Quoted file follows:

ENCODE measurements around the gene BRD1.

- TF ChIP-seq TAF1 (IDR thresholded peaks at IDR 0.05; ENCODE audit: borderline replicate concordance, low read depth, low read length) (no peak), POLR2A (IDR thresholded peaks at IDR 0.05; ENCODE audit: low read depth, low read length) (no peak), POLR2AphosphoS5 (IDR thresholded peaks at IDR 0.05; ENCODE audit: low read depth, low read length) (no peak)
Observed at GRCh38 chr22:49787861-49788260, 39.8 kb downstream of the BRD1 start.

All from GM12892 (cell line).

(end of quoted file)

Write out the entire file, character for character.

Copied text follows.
ENCODE measurements around the gene BRD1.

- TF ChIP-seq TAF1 (IDR thresholded peaks at IDR 0.05; ENCODE audit: borderline replicate concordance, low read depth, low read length) (no peak), POLR2A (IDR thresholded peaks at IDR 0.05; ENCODE audit: low read depth, low read length) (no peak), POLR2AphosphoS5 (IDR thresholded peaks at IDR 0.05; ENCODE audit: low read depth, low read length) (no peak)
Observed at GRCh38 chr22:49787861-49788260, 39.8 kb downstream of the BRD1 start.

All from GM12892 (cell line).